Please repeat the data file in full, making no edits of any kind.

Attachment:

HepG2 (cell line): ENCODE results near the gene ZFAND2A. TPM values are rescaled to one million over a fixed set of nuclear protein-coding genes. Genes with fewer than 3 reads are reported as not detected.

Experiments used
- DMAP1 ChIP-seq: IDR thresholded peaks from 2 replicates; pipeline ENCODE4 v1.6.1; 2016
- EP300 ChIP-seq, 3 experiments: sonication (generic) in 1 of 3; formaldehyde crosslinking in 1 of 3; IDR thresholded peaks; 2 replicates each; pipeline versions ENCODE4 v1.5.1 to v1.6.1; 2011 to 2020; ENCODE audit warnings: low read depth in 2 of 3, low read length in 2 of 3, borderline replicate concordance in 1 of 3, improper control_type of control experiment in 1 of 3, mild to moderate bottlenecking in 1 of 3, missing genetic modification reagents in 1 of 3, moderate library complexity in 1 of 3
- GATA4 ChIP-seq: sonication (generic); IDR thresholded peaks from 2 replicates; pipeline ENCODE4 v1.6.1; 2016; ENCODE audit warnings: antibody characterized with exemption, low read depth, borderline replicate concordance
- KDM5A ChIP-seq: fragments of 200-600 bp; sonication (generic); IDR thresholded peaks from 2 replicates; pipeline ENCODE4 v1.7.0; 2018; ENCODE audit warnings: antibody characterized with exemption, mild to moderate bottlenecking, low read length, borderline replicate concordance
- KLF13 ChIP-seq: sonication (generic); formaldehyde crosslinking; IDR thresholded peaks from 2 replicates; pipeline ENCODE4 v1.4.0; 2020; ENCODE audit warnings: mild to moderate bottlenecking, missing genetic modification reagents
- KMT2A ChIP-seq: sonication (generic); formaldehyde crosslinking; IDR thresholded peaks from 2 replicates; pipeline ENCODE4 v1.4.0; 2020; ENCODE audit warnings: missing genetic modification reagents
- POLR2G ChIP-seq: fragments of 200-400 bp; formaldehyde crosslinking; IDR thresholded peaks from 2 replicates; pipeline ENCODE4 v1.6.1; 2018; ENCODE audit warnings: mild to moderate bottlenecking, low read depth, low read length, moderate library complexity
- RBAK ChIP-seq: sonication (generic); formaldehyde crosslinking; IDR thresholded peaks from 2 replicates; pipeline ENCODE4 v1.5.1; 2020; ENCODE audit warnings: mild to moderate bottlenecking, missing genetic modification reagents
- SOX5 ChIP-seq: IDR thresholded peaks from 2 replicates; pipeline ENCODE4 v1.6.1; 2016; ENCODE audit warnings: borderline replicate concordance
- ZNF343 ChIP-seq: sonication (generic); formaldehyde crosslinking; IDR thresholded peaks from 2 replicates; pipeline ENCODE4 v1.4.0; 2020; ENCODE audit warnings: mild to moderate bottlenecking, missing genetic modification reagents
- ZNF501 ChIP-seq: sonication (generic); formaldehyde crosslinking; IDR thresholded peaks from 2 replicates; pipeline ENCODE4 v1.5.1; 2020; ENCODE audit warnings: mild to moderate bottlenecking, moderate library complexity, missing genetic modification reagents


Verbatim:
HepG2 (cell line): ENCODE results near the gene ZFAND2A. TPM values are rescaled to one million over a fixed set of nuclear protein-coding genes. Genes with fewer than 3 reads are reported as not detected.

Experiments used
- DMAP1 ChIP-seq: IDR thresholded peaks from 2 replicates; pipeline ENCODE4 v1.6.1; 2016
- EP300 ChIP-seq, 3 experiments: sonication (generic) in 1 of 3; formaldehyde crosslinking in 1 of 3; IDR thresholded peaks; 2 replicates each; pipeline versions ENCODE4 v1.5.1 to v1.6.1; 2011 to 2020; ENCODE audit warnings: low read depth in 2 of 3, low read length in 2 of 3, borderline replicate concordance in 1 of 3, improper control_type of control experiment in 1 of 3, mild to moderate bottlenecking in 1 of 3, missing genetic modification reagents in 1 of 3, moderate library complexity in 1 of 3
- GATA4 ChIP-seq: sonication (generic); IDR thresholded peaks from 2 replicates; pipeline ENCODE4 v1.6.1; 2016; ENCODE audit warnings: antibody characterized with exemption, low read depth, borderline replicate concordance
- KDM5A ChIP-seq: fragments of 200-600 bp; sonication (generic); IDR thresholded peaks from 2 replicates; pipeline ENCODE4 v1.7.0; 2018; ENCODE audit warnings: antibody characterized with exemption, mild to moderate bottlenecking, low read length, borderline replicate concordance
- KLF13 ChIP-seq: sonication (generic); formaldehyde crosslinking; IDR thresholded peaks from 2 replicates; pipeline ENCODE4 v1.4.0; 2020; ENCODE audit warnings: mild to moderate bottlenecking, missing genetic modification reagents
- KMT2A ChIP-seq: sonication (generic); formaldehyde crosslinking; IDR thresholded peaks from 2 replicates; pipeline ENCODE4 v1.4.0; 2020; ENCODE audit warnings: missing genetic modification reagents
- POLR2G ChIP-seq: fragments of 200-400 bp; formaldehyde crosslinking; IDR thresholded peaks from 2 replicates; pipeline ENCODE4 v1.6.1; 2018; ENCODE audit warnings: mild to moderate bottlenecking, low read depth, low read length, moderate library complexity
- RBAK ChIP-seq: sonication (generic); formaldehyde crosslinking; IDR thresholded peaks from 2 replicates; pipeline ENCODE4 v1.5.1; 2020; ENCODE audit warnings: mild to moderate bottlenecking, missing genetic modification reagents
- SOX5 ChIP-seq: IDR thresholded peaks from 2 replicates; pipeline ENCODE4 v1.6.1; 2016; ENCODE audit warnings: borderline replicate concordance
- ZNF343 ChIP-seq: sonication (generic); formaldehyde crosslinking; IDR thresholded peaks from 2 replicates; pipeline ENCODE4 v1.4.0; 2020; ENCODE audit warnings: mild to moderate bottlenecking, missing genetic modification reagents
- ZNF501 ChIP-seq: sonication (generic); formaldehyde crosslinking; IDR thresholded peaks from 2 replicates; pipeline ENCODE4 v1.5.1; 2020; ENCODE audit warnings: mild to moderate bottlenecking, moderate library complexity, missing genetic modification reagents